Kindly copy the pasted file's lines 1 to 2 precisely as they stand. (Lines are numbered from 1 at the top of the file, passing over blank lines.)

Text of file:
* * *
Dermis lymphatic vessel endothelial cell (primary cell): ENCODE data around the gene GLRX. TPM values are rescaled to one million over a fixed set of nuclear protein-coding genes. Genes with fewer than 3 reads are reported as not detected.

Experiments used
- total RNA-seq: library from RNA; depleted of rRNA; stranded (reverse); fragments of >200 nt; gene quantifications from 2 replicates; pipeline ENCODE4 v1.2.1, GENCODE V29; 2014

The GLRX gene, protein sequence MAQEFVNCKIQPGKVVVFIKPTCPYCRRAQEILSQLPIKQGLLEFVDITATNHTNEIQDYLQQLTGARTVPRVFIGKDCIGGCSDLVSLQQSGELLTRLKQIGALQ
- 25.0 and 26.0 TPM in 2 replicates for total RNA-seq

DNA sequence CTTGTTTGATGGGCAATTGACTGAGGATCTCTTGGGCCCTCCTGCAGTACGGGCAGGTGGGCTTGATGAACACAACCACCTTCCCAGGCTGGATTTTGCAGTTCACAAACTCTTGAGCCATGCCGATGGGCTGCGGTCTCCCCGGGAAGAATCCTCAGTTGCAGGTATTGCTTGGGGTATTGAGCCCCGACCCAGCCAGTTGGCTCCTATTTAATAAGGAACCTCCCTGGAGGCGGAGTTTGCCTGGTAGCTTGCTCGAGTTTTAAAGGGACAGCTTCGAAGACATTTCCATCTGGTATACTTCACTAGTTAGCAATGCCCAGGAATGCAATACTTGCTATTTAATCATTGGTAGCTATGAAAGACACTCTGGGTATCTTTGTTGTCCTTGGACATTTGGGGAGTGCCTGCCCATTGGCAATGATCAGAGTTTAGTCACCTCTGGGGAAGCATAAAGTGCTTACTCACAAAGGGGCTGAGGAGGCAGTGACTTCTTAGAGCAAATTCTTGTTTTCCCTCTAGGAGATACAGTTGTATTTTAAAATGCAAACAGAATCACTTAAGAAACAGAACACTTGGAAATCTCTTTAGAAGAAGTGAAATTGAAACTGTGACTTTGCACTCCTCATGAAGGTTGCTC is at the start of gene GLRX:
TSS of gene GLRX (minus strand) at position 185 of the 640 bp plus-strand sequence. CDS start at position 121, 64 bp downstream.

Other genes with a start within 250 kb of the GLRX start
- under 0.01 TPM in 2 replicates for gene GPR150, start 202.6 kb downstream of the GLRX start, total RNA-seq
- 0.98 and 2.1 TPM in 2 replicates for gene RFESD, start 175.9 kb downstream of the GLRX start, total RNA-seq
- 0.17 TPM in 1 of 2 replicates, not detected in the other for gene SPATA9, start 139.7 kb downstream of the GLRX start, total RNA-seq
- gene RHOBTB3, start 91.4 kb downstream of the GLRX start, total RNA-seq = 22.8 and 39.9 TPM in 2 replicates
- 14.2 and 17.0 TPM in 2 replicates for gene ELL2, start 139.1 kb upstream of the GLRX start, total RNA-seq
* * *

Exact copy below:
Dermis lymphatic vessel endothelial cell (primary cell): ENCODE data around the gene GLRX. TPM values are rescaled to one million over a fixed set of nuclear protein-coding genes. Genes with fewer than 3 reads are reported as not detected.

Experiments used